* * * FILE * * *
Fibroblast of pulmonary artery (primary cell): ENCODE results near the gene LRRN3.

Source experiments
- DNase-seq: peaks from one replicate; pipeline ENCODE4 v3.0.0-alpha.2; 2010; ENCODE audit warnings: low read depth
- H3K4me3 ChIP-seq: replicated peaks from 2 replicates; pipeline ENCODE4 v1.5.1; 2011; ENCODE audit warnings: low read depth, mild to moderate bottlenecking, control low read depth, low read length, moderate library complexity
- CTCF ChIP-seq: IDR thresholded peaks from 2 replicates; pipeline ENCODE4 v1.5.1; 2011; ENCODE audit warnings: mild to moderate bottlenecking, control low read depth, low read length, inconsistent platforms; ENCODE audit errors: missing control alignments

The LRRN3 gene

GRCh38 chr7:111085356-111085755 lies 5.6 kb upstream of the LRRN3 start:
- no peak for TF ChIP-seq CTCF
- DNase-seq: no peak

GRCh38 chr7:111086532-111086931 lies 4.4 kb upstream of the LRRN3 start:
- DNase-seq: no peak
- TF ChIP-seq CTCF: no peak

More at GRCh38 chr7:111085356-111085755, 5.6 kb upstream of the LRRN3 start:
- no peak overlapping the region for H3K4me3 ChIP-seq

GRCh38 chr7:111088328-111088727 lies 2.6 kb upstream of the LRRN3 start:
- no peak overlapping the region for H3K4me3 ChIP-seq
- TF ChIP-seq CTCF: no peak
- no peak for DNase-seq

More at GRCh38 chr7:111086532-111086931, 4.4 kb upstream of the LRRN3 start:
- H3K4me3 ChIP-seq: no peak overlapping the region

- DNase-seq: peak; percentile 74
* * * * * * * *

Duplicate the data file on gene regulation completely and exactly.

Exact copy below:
Fibroblast of pulmonary artery (primary cell): ENCODE results near the gene LRRN3.

Source experiments
- DNase-seq: peaks from one replicate; pipeline ENCODE4 v3.0.0-alpha.2; 2010; ENCODE audit warnings: low read depth
- H3K4me3 ChIP-seq: replicated peaks from 2 replicates; pipeline ENCODE4 v1.5.1; 2011; ENCODE audit warnings: low read depth, mild to moderate bottlenecking, control low read depth, low read length, moderate library complexity
- CTCF ChIP-seq: IDR thresholded peaks from 2 replicates; pipeline ENCODE4 v1.5.1; 2011; ENCODE audit warnings: mild to moderate bottlenecking, control low read depth, low read length, inconsistent platforms; ENCODE audit errors: missing control alignments

The LRRN3 gene

GRCh38 chr7:111085356-111085755 lies 5.6 kb upstream of the LRRN3 start:
- no peak for TF ChIP-seq CTCF
- DNase-seq: no peak

GRCh38 chr7:111086532-111086931 lies 4.4 kb upstream of the LRRN3 start:
- DNase-seq: no peak
- TF ChIP-seq CTCF: no peak

More at GRCh38 chr7:111085356-111085755, 5.6 kb upstream of the LRRN3 start:
- no peak overlapping the region for H3K4me3 ChIP-seq

GRCh38 chr7:111088328-111088727 lies 2.6 kb upstream of the LRRN3 start:
- no peak overlapping the region for H3K4me3 ChIP-seq
- TF ChIP-seq CTCF: no peak
- no peak for DNase-seq

More at GRCh38 chr7:111086532-111086931, 4.4 kb upstream of the LRRN3 start:
- H3K4me3 ChIP-seq: no peak overlapping the region

- DNase-seq: peak; percentile 74